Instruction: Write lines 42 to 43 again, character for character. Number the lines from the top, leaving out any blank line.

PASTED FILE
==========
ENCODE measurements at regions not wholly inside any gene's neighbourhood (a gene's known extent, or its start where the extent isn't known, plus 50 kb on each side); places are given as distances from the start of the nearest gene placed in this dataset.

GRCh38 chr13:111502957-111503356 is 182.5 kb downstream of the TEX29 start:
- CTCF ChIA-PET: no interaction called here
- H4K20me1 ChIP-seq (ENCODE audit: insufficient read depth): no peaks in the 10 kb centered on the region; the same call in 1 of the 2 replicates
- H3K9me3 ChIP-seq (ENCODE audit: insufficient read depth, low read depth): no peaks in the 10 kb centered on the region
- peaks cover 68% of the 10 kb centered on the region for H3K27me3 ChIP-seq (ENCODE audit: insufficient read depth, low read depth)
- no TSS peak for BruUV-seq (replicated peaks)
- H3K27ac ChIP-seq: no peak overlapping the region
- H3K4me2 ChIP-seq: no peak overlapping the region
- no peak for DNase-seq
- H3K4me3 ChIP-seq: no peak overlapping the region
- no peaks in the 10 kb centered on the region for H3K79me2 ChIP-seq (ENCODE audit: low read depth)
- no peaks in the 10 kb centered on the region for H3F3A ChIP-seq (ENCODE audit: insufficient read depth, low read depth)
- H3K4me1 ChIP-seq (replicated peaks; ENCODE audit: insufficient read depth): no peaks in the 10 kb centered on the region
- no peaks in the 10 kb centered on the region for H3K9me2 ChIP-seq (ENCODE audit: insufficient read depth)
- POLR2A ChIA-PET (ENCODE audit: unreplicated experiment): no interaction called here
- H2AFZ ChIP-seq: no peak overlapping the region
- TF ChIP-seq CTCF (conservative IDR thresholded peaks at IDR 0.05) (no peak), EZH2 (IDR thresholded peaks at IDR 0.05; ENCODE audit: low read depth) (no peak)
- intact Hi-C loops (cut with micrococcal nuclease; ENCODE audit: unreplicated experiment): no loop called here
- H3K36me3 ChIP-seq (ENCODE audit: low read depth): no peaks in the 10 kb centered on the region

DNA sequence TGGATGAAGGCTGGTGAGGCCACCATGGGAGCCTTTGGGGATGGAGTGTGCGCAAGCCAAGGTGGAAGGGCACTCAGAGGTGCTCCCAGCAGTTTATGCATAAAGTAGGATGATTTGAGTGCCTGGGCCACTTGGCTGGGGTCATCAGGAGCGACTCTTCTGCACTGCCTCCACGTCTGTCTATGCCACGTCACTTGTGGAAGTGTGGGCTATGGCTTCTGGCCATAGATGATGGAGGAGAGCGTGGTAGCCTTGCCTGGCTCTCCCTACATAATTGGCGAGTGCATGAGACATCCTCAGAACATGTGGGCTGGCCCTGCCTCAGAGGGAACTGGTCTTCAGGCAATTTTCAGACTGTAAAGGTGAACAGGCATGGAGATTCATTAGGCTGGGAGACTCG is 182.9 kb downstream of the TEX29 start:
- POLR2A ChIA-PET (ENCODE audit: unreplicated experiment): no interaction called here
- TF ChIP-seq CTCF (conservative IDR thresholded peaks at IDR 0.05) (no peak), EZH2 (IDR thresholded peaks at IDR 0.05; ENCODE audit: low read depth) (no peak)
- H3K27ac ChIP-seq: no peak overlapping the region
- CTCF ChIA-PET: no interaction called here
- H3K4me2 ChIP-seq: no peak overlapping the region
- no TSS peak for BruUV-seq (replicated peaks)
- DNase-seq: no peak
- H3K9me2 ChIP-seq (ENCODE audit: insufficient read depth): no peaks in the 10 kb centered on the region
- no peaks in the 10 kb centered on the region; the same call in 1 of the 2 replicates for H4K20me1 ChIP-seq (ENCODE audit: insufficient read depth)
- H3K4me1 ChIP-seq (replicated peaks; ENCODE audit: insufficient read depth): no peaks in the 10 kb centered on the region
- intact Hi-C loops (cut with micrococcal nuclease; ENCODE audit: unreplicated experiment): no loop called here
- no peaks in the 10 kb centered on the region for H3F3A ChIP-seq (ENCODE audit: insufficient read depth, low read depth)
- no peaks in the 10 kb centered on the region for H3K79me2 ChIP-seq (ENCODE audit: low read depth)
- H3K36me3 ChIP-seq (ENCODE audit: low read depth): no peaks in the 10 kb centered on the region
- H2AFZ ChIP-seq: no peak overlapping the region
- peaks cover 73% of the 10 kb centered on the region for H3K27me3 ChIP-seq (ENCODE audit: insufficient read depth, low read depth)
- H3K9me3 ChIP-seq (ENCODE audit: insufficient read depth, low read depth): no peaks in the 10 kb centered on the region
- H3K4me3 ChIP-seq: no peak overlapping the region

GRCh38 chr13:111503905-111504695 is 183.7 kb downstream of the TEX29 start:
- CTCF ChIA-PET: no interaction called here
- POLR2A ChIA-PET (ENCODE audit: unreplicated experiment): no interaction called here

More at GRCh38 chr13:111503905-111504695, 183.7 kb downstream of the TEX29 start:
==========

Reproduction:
- POLR2A ChIA-PET (ENCODE audit: unreplicated experiment): no interaction called here

More at GRCh38 chr13:111503905-111504695, 183.7 kb downstream of the TEX29 start: